The deltoideus muscles are attached to the scapula and to the humerus at the front (anterior). it does not require a great deal of muscular effort in the triceps of the lead arm to keep it straight till after impact. A lot of clockwise forearm rotation (for a right hander) can be associated with an “open” club face. maintain the contraction of the tricep muscles in the back of the lead upper arm from the start of the swing until after impact. The shoulder socket allows the arm to move through a wide range of motion. These muscles attach to the upper part of the bone in the upper arm (the humerus) and to the upper part of the two bones in the forearm (the ulna and radius). It is a technique that has evolved out of the game. and significant muscular effort in the leadarm’s biceps is unnecessary. so that the club is square to the line of flight at impact. and minimal rotation or counter clockwise rotation associated with a “closed” club face. The definitions of “open”. we have choices as to accuracy and control versus distance. bending the lead arm offers the potential to add another movement to the golf swing. and ultimately to increase distance. Swinging the Arms at the Shoulder Socket The shoulder socket lies within a large bone called the scapula.Golf analysts occasionally talk about the direction of the clubface at the top of the backswing in a good golf swing. Contracting the tricep on the back of the upper arm causes the arm to straighten. The challenge for the player who rotates the forearm a lot at the elbow in the backswing is to ensure that the reverse rotation occurs in the downswing. To keep the lead arm straight. The humerus – the bone in the upper arm – fits into the shoulder socket. The bending and straightening of the lead arm at the elbow is caused primarily by muscles in the upper arm. this should translate into more distance. middle and back (posterior). Collectively. presumably because it does not work. A lot of clockwise rotation of forearms at the elbow in the backswing of a right-handed golfer should translate into more club head speed on the downswing. 9 . Contracting the bicep on the top of upper arm causes the arm to bend at the elbow. The golfer’s challenge is to learn to reverse this rotation in the downswing so that the club is square to the line of flight at impact. they hold the upper arm in the shoulder socket and control its movement. “square” and “closed” generally seem imprecise. In theory. As an exercise note. The possibilities are open. to invoke another set of muscles. To the extent that the club head makes solid contact with the ball. the loss of accuracy and control is not worth the additional distance. Yet successful modern golfers do not bend the lead elbow. This Guide supports the view that there should be a lot of rotation at the forearm to generate power in the swing and that the club should look to be “open” at the top of the backswing. The conclusion is: keep the lead elbow straight. What about bending and straightening the lead arm at the elbow? The modern golf swing typically involves keeping the lead arm straight. As golfers. square and closed. but are directly related to the extent of forearm rotation.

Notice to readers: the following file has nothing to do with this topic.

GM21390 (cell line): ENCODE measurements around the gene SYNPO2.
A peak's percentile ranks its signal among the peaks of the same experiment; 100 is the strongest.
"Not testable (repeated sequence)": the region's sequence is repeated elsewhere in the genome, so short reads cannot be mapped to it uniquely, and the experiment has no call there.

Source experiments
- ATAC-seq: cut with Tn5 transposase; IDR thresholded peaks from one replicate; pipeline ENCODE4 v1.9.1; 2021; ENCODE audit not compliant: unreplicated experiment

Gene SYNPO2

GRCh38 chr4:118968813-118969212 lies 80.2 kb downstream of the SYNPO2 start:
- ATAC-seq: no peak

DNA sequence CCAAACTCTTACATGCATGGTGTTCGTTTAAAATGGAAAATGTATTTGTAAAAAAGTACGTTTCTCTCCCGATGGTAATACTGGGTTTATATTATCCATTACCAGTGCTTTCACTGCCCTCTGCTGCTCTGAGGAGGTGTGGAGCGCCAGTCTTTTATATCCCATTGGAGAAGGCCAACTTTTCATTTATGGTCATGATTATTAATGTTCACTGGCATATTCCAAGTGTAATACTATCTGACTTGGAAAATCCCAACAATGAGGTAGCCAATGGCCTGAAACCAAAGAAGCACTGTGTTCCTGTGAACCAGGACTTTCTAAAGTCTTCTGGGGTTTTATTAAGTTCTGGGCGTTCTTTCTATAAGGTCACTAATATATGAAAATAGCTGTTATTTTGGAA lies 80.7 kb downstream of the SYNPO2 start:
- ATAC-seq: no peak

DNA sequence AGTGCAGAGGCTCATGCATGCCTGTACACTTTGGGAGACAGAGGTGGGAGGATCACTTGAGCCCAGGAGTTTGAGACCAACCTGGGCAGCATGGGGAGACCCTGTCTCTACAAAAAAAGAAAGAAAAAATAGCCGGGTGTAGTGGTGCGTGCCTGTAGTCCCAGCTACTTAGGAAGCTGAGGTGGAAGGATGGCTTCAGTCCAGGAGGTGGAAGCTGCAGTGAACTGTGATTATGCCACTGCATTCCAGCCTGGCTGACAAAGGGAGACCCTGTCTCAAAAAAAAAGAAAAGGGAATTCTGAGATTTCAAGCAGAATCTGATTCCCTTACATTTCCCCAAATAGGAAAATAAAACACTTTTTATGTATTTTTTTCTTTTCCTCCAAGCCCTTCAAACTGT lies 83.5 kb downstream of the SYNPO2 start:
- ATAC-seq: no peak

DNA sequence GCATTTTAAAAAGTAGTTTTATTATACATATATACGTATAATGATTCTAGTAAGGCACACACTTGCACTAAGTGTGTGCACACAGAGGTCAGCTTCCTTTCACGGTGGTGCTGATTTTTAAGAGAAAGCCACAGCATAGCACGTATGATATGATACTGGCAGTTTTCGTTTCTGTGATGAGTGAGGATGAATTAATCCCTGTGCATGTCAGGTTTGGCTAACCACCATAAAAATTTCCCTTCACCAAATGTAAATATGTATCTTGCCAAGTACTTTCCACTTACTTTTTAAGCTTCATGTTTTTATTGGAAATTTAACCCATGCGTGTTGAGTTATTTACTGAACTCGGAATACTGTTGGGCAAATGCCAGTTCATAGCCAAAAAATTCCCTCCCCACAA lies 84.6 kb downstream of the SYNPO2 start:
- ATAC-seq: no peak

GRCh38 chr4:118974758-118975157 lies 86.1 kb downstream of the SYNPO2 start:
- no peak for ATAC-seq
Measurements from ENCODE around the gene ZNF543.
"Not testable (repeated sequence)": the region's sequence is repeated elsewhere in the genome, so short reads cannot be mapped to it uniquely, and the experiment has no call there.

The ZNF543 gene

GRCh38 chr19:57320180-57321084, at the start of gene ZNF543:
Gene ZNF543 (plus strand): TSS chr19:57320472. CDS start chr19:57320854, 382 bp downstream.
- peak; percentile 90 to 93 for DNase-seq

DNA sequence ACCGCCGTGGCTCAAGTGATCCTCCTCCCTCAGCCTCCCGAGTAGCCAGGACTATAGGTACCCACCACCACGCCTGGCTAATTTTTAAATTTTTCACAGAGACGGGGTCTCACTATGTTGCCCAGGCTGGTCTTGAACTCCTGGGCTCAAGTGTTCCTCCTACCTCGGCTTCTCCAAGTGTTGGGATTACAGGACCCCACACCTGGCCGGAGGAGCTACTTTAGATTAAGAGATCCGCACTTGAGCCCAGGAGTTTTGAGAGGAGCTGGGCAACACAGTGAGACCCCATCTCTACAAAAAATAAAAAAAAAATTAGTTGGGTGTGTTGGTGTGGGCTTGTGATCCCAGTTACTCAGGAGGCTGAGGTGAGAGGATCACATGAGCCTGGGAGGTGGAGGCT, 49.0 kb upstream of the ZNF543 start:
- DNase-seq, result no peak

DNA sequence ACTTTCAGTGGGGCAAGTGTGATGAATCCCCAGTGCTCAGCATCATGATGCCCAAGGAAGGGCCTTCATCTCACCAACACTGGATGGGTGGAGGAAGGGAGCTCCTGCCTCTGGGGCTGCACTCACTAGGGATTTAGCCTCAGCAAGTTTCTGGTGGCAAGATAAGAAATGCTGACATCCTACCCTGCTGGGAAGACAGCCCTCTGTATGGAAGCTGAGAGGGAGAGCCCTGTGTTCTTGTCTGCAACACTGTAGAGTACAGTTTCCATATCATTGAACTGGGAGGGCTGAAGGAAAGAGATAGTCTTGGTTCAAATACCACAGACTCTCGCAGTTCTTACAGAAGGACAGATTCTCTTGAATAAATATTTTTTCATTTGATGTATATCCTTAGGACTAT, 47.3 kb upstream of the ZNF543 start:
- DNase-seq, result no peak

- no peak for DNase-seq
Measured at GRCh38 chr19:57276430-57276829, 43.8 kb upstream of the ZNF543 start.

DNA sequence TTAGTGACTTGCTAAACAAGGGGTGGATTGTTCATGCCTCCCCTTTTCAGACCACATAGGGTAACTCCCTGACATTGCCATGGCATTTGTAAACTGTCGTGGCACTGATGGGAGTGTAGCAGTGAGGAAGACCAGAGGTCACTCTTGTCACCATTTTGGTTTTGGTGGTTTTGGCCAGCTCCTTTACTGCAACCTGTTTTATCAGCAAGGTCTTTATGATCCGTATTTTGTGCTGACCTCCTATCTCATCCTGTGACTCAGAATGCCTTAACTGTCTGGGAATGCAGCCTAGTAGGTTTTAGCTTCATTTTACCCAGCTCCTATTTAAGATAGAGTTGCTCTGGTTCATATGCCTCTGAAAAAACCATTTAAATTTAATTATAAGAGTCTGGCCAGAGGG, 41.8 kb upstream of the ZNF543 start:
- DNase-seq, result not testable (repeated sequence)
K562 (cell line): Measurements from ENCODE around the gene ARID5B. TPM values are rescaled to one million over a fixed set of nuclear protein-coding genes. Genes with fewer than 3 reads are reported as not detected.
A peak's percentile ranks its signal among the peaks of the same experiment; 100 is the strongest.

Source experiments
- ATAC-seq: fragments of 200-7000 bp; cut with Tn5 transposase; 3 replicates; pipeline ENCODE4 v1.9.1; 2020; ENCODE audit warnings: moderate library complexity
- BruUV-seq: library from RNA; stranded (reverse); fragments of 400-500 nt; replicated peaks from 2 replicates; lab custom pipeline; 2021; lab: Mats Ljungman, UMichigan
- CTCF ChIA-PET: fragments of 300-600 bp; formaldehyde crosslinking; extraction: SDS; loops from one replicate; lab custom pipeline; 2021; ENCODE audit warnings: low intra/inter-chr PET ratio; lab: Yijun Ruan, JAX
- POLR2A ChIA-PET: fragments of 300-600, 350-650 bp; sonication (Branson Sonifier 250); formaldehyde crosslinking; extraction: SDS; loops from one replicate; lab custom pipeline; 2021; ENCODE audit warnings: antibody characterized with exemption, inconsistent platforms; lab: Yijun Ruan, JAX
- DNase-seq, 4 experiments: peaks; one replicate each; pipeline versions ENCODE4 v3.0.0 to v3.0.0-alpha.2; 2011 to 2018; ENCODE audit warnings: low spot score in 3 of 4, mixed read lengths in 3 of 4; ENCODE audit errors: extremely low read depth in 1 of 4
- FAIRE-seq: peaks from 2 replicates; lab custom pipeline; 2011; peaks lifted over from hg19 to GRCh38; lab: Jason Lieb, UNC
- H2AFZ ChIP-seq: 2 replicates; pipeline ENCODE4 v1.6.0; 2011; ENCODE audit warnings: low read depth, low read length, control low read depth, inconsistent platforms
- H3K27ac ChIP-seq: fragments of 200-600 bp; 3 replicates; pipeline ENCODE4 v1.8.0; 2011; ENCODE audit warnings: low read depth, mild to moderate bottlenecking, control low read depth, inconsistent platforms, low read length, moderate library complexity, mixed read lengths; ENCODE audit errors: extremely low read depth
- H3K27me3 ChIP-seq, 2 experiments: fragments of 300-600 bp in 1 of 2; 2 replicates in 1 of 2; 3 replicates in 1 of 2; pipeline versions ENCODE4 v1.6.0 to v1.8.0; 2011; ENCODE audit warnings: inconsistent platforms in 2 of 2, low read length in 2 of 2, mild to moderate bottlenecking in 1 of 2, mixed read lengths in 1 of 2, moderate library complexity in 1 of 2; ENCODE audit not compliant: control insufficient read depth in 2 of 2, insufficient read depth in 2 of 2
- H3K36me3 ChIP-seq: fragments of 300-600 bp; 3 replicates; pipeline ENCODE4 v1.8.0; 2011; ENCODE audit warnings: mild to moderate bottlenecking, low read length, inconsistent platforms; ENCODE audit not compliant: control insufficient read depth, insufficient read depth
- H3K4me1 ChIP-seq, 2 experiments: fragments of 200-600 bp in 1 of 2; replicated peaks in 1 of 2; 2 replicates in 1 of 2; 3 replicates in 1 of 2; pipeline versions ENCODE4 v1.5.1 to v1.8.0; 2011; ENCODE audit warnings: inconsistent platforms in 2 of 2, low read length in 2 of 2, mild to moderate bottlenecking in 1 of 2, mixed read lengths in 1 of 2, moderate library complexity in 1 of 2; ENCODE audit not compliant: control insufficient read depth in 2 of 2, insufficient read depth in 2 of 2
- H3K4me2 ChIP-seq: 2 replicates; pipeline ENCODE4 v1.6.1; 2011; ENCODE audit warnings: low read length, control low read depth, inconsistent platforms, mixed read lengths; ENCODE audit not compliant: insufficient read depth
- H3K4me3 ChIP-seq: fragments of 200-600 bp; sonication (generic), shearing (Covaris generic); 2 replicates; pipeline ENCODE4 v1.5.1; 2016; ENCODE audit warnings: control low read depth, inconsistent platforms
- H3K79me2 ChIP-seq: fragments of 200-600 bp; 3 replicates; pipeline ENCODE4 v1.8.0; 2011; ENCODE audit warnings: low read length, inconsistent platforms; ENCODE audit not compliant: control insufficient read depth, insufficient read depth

the trailing arm will straighten and the lead arm will need to bend. In the process. The “up and down” movement will not propel the club in the desired direction. because your body. gets in the way. A movement consisting of different levels (say. and note how far you can move your arm. 10 . To get a sense of the power from the “left and right” movement of the upper arms in the shoulder socket. Now move the club as in a downswing. This action causes the “left and right” movement in the upper arm that leads to distance. Keep your lead arm straight until the approximate point of impact. and move the club in the direction of a backswing as far as you can. the trailing arm must bend at the elbow. Note that after this point. While keeping your shoulder blades in contact with the wall. keep your shoulders pointing forward without rotation or other movement. Explore the range of motion in the movement of the upper arms within the shoulder socket by standing against a wall with both shoulder blades touching the wall. You will find your range of motion declining as your start position moves lower. hold it in front of you with both arms straight. Note that the club head travels a considerable distance based on the movement of the upper arms in the shoulder socket. Keep your lead arm straight during the backswing. compared with the range of motion with a higher starting position. By contracting. and consequently does not contribute to distance. Progressively lower your starting position from shoulder level. Note the limited range of motion in the upper lead arm with a low starting position. upper left to lower right) is not efficient. particularly your chest. allowing a wide range of motion in the upper arms within the shoulder socket. grip a golf club. the anterior or front deltoid in the lead arm contracts or shortens itself to move the lead upper arm toward the body’s centre line. Note the downswing power coming only from the movement of the upper arms within the shoulder socket. it causes the posterior deltoid to stretch. In the backswing. forward and backward. the stretched posterior deltoid contracts to pull the lead upper arm into the impact. It is the “left and right” movement that imparts distance in the golf swing in them. Don’t rotate forearms or cock wrists. put your lead arm straight out in front. move it as you would in a backswing. since the “up and down” components complicate the swing and do not add distance. In the downswing. the deltoideus muscles allow the arm to move upward and downward. left and right. The “left and right” movement should be at the same level.The shoulder is a “ball and socket” joint.